Tuesday, March 18, 2008

The Speech

The speech that Obama will give today on race will likely be the most crucial one of his political career. Up until the questions raised about Wright, Obama had instilled a powerful and resilient enthusiasm in the American electorate, standing fast against virtually every line of attack from the Clinton camp. It was only the vivid clips of Wright's impassioned statements from the pulpit, and a line of questions that have arisen in association with those remarks, that has caused some of those who had been most supportive of Obama campaign some pause and reconsideration.

The questions are of two types. The group of explicit questions are now well-known. Given Obama's 20 year membership at the church, does he endorse the views of Wright? If not, why did he remain a member, or did he not raise objections to Wright's more inflammatory positions before this date?

The implicit and unspoken questions are themselves more inflammatory, and uncover more deep-seated discomforts and fissures that many Americans still experience regarding race. Those who have embraced a new message of change are vulnerable to triggers of fear and doubt. The most primitive triggers, as we have seen throughout history, move electorates most effectively, despite the intellectual justifications that may ride along the top of such reactions.

Those who hear the Wright clips have a chain of unspoken associations that can be described as follows: Obama brought a message of change and hope to American politics that was embodied by his calm, measured and honest judgment, juxtaposed with the distortions of the previous Administration. Obama offered not only a new view of American politics, but a new paradigm of race--of post-racial politics--as a part of this message of change.

Wright now evokes the inchoate fears associated with the old political paradigm--of incendiary conflict rather than unity. In this case, in an odd and uncanny echo of the self-restricting responses that occurred in the run up to the Iraq war, many now hear in Wright's statements a warning that support of Obama may lead them to be viewed as unpatriotic; deeper still is the unspoken fear that Obama may be like the "old" rather than the "new"--with all of the unstated uneasiness that Obama supporters have celebrated the divestment of as a part of his message of transformation and change.

These underlying emotional doubts, precisely because they are impulsive rather than fully considered, can have considerable power--unless they are themselves calmly, clearly, and fully addressed at both the explicit and implicit levels.

One, of course, may attend a house of worship of any denomination, often for a lifetime, in which they do not fully embrace all of the enthusiasms of the Pastor, Reverend, or other religious leader of the church. Such intense enthusiasms are often issued from the pulpit among many denominations--think of your own house of worship, for example--and are often viewed by the congregation as the specific preoccupations of the Pastor, products of differing generations of life experience, those of one who has been fully immersed in the work, issues and expressions of that time.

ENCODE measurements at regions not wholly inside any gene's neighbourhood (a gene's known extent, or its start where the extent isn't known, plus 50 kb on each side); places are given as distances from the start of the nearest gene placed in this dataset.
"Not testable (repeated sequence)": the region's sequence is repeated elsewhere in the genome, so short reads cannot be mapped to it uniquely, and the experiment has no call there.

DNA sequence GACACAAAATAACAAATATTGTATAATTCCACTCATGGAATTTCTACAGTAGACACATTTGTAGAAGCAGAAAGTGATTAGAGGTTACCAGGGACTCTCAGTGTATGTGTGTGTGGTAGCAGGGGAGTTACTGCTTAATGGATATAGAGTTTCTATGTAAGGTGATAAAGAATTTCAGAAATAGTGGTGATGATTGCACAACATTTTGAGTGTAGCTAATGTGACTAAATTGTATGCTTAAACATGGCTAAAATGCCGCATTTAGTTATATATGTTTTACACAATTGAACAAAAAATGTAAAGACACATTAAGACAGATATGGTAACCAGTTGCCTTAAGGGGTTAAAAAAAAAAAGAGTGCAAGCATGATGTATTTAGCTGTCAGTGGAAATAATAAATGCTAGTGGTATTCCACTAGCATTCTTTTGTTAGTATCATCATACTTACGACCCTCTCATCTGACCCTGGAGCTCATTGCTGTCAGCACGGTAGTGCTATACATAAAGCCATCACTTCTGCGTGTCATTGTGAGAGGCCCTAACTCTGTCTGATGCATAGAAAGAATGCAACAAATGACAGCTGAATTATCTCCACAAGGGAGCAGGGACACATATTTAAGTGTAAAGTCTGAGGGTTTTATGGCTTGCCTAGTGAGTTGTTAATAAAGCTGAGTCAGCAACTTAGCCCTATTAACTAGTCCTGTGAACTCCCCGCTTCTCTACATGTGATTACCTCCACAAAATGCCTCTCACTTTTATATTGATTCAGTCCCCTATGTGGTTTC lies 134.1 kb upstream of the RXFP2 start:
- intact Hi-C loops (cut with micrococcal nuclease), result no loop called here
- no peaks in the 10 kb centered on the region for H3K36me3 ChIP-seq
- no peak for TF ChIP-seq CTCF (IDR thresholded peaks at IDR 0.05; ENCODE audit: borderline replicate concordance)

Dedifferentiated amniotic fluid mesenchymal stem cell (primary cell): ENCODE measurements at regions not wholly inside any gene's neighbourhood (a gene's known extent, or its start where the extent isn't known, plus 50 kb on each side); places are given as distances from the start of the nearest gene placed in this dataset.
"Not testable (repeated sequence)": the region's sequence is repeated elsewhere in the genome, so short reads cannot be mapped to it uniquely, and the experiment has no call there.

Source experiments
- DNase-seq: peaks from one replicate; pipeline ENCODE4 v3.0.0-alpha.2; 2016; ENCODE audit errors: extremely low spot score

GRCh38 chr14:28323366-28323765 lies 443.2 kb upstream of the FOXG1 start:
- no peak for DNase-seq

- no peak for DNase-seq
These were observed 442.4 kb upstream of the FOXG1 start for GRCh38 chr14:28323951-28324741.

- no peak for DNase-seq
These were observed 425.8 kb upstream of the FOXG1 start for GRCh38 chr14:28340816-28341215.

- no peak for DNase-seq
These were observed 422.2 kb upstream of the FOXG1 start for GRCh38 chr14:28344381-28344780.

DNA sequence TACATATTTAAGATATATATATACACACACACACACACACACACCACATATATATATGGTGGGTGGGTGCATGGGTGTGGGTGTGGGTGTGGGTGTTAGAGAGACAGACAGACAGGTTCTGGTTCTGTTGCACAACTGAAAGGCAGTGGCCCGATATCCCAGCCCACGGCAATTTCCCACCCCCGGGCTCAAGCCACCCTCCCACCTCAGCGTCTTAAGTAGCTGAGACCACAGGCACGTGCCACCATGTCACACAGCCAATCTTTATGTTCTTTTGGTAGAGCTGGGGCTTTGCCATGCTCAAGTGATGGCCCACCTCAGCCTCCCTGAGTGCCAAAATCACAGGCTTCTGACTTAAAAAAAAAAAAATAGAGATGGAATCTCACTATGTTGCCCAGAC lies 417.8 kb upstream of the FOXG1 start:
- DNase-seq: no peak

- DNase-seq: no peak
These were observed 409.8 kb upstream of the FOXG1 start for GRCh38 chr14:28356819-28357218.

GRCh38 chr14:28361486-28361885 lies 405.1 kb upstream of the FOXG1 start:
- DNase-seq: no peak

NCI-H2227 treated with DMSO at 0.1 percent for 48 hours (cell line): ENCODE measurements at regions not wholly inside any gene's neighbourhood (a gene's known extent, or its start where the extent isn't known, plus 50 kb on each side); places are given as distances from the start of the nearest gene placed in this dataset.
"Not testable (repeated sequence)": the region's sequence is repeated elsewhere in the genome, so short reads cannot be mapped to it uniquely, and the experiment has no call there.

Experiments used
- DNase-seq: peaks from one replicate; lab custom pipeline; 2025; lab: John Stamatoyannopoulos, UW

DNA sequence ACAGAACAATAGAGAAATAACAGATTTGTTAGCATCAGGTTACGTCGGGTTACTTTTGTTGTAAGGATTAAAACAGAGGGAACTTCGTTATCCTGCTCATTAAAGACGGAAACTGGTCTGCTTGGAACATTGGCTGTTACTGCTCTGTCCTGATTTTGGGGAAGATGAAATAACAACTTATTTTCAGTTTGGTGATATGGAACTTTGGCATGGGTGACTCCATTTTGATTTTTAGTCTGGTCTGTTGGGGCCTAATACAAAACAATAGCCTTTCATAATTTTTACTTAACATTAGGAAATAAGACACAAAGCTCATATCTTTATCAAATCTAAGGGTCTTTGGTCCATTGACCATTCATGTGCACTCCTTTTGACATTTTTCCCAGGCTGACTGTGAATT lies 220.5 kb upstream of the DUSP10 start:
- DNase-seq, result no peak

Congregants do not typically attend a chruch simply because of a specific attachment to these particular preoccupations of the Pastor--they seek the spiritual and communal fellowship of others, and recognize the difference between generations in the experience of spirituality, struggle, and life, much as many congregants do in making distinctions between the positions of church elders, often steeped in an earlier set of issues, and their own spiritual positions, values and needs. A house of worship is a community, and as in any community, members vary and understand that they vary by differing life experiences, and recognize that these generational variations do not reflect the core issues of theological belief shared by congregants.

You can probably see this in your own religious community--or, indeed, in any community of belief. The hard core adherents. The old fighters. The blind followers. Those who come for largely social reasons. We understand such variance in a community, and yet often continue to attend because it *is* a community that represents the variants of time and humanity, yet brings us together because of, and to discuss, a set of shared beliefs and commitments.

To succeed in his speech today, Obama will need to make clear those principles of shared belief. He will have to help those who are new to understanding the generational struggles of those who fought for spirit in the face of intense racial hatred, how the product of such struggle differs from those who have emerged today, from different experiences--that, just as the spirituality of the Protestants who arrived in fervid protest on our shores to escape religious tyranny differs in rhetoric and form from that of today's Protestants, all forms of belief are reflective of such struggles and change.

He will need to do so in the manner that has brought so many in enthusiasm to his campaign--and that both signifies and heralds such change--with the unifying clarity and honesty that will allow him to describe this spiritual world, etched and co-existing, like all such worlds, like the rings of a tree, with a history of struggle, growth and change--and his place within it.

With such a presentation, that his own views should differ from those of Wright should not be surprising to any member of a thinking community.

-Dr. Alan J. Lipman